CAST – with more than 200 licences world-wide and over 1000 trained users is used to evaluate and identify different supply chain strategies, in turn leading to significant cost savings and service improvements while allowing customers to design and configure the optimal supply chain infrastructure.
CAST-CO2: the companyâ€™s latest carbon emission application dedicated to reducing emissions in supply chains. Includes standard emissions factor data for different vehicles (including carriers), modes of transport, warehouse types, energy types as well as the capability to define customer specific vehicles and factors, CAST-CO2 can measure either CO2 or Carbon and also has the ability to factor in carbon while optimizing supply chain networks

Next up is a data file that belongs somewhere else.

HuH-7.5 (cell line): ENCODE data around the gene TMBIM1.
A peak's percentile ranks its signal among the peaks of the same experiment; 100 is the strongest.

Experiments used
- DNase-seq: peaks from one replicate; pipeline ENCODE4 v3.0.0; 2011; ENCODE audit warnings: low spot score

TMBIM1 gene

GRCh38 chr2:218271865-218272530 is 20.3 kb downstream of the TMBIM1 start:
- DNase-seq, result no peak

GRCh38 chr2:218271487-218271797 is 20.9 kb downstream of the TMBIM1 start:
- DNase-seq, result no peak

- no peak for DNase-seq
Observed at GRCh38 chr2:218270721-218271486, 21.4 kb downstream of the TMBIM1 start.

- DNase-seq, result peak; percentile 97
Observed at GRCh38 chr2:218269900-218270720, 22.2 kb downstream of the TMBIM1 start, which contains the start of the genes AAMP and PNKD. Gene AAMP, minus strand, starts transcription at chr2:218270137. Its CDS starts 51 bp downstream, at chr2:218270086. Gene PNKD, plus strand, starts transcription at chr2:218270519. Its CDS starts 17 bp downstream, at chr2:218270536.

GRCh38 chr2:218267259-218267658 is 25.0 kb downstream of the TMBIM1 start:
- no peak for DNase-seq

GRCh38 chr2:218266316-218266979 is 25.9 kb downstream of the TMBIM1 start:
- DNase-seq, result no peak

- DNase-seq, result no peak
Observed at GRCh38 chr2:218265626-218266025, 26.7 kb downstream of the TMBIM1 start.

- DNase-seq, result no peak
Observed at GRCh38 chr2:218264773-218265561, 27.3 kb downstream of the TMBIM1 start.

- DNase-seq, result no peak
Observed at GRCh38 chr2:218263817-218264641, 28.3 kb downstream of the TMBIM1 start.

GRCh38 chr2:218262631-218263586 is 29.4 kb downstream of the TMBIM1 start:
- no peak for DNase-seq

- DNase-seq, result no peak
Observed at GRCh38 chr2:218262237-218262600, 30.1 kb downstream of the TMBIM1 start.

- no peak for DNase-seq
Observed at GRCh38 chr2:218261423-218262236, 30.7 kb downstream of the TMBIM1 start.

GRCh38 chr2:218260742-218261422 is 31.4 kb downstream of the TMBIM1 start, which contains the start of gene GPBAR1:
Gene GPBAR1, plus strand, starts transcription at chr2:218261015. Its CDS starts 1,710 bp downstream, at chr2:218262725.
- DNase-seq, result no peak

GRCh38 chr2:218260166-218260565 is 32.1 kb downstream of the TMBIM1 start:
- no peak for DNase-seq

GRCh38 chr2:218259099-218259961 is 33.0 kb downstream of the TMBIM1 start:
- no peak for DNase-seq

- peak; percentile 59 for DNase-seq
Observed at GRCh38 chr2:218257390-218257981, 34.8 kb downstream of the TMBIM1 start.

Optimiza – an advanced inventory optimisation application that, unlike traditional inventory re-ordering systems, takes into account the unique supply and demand characteristics of its supply chain, effectively reducing stock levels by between 15-50% while increasing service levels by as much as 20%.
ODP (Optimiza Demand Planner) – a purpose-built demand management tool designed to create responsive multi-level multi-channel forecasts with highly flexible financial views.
CINO (Combined Inventory and Network Optimisation) – a major new tool specifically developed to combat the potentially fatal downside of multi-sourcing and multi-echelon inventory flow.
Details of the applications are available on the companyâ€™s website www.barloworldoptimus.com